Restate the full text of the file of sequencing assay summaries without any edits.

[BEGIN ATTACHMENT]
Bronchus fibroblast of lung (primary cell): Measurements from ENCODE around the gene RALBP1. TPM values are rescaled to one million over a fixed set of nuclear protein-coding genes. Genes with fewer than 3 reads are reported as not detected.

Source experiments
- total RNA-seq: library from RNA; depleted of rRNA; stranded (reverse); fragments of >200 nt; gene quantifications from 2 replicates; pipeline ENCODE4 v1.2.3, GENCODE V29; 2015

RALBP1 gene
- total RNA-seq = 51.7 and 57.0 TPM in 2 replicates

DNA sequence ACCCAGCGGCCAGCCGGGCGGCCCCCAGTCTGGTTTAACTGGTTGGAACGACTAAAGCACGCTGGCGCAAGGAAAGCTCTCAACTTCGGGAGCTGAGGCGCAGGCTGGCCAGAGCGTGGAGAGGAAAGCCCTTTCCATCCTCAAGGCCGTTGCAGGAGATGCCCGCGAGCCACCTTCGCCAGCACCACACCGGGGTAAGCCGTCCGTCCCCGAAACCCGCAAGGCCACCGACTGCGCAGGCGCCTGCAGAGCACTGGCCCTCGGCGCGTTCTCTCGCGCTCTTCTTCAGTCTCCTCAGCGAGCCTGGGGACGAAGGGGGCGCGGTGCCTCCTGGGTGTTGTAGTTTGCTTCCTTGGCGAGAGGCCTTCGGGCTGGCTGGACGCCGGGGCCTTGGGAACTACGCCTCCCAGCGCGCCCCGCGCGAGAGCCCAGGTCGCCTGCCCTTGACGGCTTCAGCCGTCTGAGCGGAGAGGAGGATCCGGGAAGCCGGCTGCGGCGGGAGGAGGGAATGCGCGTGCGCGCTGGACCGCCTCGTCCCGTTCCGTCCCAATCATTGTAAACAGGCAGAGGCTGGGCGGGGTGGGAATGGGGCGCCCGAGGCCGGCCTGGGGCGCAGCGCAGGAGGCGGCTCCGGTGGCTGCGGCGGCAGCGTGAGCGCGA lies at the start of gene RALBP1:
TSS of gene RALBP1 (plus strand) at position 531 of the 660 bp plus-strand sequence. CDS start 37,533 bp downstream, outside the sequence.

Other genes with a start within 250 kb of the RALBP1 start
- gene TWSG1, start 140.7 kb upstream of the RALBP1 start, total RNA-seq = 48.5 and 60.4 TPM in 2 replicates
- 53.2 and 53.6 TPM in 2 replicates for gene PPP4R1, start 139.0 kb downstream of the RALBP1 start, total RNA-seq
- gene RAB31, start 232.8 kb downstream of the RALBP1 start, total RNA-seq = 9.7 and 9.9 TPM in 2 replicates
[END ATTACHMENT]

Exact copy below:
Bronchus fibroblast of lung (primary cell): Measurements from ENCODE around the gene RALBP1. TPM values are rescaled to one million over a fixed set of nuclear protein-coding genes. Genes with fewer than 3 reads are reported as not detected.

Source experiments
- total RNA-seq: library from RNA; depleted of rRNA; stranded (reverse); fragments of >200 nt; gene quantifications from 2 replicates; pipeline ENCODE4 v1.2.3, GENCODE V29; 2015

RALBP1 gene
- total RNA-seq = 51.7 and 57.0 TPM in 2 replicates

DNA sequence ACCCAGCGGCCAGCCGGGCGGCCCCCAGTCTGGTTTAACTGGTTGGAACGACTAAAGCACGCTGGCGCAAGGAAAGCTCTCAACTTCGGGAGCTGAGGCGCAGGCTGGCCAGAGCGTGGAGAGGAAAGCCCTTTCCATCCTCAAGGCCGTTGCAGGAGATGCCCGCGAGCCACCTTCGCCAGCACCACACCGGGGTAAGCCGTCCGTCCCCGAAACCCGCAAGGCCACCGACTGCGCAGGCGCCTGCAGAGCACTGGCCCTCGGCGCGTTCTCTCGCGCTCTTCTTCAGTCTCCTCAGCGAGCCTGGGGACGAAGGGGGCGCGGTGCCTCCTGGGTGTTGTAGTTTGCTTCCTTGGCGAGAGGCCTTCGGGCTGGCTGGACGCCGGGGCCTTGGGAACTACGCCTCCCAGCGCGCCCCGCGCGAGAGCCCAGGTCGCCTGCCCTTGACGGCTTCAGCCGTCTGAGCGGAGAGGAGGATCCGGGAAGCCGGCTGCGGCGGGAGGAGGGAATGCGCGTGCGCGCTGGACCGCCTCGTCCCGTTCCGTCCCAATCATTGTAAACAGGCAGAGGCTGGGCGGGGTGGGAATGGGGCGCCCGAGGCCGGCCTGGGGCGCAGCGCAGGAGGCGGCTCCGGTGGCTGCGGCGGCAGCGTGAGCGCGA lies at the start of gene RALBP1:
TSS of gene RALBP1 (plus strand) at position 531 of the 660 bp plus-strand sequence. CDS start 37,533 bp downstream, outside the sequence.

Other genes with a start within 250 kb of the RALBP1 start
- gene TWSG1, start 140.7 kb upstream of the RALBP1 start, total RNA-seq = 48.5 and 60.4 TPM in 2 replicates
- 53.2 and 53.6 TPM in 2 replicates for gene PPP4R1, start 139.0 kb downstream of the RALBP1 start, total RNA-seq
- gene RAB31, start 232.8 kb downstream of the RALBP1 start, total RNA-seq = 9.7 and 9.9 TPM in 2 replicates